PHILIP OJISUA/AFP/Getty Images(ABUJA, Nigeria) — More than two years after their abduction, 21 of the missing Chibok schoolgirls have been released by Boko Haram in northeast Nigeria, a government spokesman said Thursday.
“The release of the girls, in a limited number is the outcome of negotiations between the administration and the Boko Haram brokered by the International Red Cross and the Swiss government,” presidential spokesman Garba Shehu said in a statement. “The names of the released girls follows shortly.”
The successful negotiations mark the first major breakthrough since the Islamic militant group kidnapped 276 girls from a school in the small town of Chibok in Borno state April 14, 2014. Some of the girls have managed to escape but, even with today’s release of 21, the fate of nearly 200 others remains unknown.
Some are believed to have been killed in the Nigerian military’s airstrikes on Boko Haram.
Shehu said the negotiations with Boko Haram will continue to secure the release of the remaining girls. Nigerian President Muhammadu Buhari welcomed the girls’ release but he “cautioned Nigerians to be mindful of the fact that more than 30,000 fellow citizens were killed by terrorism,” Shehu said in a statement.
Pogu Bitrus, a village elder in the Chibok community, confirmed to ABC News that the town received word of the girls’ release today and is awaiting their arrival.
In May, Nigerian troops and a vigilante group found one of the missing Chibok schoolgirls in the vast Sambisa Forest, which covers over 23,000 square miles in northeast Nigeria and is a stronghold of Boko Haram.
The teenager was identified by the army as Amina Ali. She was found with a 4-month-old baby, who authorities said is her daughter, and a man identified by the army as Mohammed Hayatu, who said he is her husband.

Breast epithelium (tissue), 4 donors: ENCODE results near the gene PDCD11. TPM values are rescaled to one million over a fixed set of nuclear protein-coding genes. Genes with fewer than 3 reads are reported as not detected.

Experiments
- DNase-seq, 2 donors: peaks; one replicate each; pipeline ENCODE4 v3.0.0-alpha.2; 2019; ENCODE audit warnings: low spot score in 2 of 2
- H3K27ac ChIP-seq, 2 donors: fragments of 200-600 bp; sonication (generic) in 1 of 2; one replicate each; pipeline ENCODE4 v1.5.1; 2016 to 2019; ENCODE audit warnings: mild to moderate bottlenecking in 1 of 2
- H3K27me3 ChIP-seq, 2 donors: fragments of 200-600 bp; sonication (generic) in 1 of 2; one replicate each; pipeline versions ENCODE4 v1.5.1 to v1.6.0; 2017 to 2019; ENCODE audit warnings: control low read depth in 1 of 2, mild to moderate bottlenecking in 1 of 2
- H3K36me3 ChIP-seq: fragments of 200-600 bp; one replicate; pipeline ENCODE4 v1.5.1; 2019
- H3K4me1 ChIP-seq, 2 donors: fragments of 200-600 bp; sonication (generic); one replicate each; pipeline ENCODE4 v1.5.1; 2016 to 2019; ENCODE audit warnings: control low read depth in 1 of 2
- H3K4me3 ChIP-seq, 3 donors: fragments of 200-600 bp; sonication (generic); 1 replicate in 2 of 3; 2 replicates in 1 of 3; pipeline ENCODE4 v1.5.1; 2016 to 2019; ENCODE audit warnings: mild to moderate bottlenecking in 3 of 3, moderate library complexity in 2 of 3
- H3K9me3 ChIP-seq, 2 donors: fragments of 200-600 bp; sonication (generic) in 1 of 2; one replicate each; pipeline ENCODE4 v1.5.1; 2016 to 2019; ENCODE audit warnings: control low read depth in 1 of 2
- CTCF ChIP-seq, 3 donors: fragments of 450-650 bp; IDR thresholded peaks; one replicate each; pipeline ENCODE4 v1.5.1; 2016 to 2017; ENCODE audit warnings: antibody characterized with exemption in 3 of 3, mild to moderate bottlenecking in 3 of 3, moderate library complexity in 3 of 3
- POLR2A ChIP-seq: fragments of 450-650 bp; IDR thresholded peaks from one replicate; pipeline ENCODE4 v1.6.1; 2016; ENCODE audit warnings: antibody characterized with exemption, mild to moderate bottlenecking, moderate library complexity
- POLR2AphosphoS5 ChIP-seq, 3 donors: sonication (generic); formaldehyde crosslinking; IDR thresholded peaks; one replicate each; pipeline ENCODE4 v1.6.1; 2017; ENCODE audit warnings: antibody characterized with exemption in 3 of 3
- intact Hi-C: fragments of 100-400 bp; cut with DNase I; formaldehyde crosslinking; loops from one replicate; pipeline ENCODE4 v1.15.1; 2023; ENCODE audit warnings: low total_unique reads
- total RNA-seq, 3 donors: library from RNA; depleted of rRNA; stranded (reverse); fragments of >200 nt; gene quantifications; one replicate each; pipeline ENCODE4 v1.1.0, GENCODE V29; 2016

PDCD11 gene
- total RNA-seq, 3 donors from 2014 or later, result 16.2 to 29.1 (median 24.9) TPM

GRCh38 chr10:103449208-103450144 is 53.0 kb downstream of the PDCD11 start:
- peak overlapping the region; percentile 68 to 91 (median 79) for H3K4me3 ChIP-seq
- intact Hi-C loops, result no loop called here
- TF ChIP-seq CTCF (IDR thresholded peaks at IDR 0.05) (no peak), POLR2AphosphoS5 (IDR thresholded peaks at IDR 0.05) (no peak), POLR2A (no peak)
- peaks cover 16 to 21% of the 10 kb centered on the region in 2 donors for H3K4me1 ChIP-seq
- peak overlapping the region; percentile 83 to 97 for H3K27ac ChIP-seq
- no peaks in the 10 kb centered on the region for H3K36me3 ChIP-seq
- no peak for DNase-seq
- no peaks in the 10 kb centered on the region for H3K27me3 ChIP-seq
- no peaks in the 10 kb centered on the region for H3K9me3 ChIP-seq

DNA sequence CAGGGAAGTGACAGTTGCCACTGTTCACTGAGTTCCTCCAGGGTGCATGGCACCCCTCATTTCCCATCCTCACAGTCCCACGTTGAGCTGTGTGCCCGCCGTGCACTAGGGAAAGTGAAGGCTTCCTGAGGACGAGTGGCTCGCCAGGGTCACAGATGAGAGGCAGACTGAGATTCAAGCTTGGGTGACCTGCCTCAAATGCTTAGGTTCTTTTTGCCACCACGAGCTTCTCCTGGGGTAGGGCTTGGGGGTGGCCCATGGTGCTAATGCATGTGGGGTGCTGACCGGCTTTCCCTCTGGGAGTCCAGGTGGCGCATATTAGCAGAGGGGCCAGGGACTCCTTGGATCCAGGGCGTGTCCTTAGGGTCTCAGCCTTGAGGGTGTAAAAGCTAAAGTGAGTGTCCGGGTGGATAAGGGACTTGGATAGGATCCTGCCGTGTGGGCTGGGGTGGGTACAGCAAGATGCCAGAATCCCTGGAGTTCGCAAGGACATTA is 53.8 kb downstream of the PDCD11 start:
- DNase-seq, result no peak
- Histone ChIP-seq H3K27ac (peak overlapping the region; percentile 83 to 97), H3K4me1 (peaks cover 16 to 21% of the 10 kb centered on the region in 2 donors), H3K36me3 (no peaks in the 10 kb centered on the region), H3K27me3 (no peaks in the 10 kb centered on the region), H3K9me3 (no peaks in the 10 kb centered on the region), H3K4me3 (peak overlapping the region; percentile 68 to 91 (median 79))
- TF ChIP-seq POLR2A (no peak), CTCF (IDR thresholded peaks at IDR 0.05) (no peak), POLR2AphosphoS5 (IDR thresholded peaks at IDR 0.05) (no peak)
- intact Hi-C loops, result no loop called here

Hayutu was detained for questioning as a suspected Boko Haram militant. The three were examined by military medics and deemed stable. Amina was reunited with her mother, the army said.
Residents said the Chibok teen told her family that six of her classmates had died.
The Nigerian military’s failure to act on the girls’ kidnapping led in part to President Goodluck Jonathan’s electoral defeat to Buhari in March of last year. Since taking office, Buhari has made the war against Boko Haram a top priority, but families of the missing schoolgirls have grown frustrated as months have passed without their rescue.
Buhari has said corruption from previous administrations was largely to blame for the army’s inability to quickly defeat Boko Haram, which aims to overthrow the federal government and establish an Islamic state in West Africa.
In the past year, Buhari has replaced the military top brass and relocated the command center to Maiduguri in Borno state, the heartland of Boko Haram’s seven-year insurgency that encompasses the town of Chibok.
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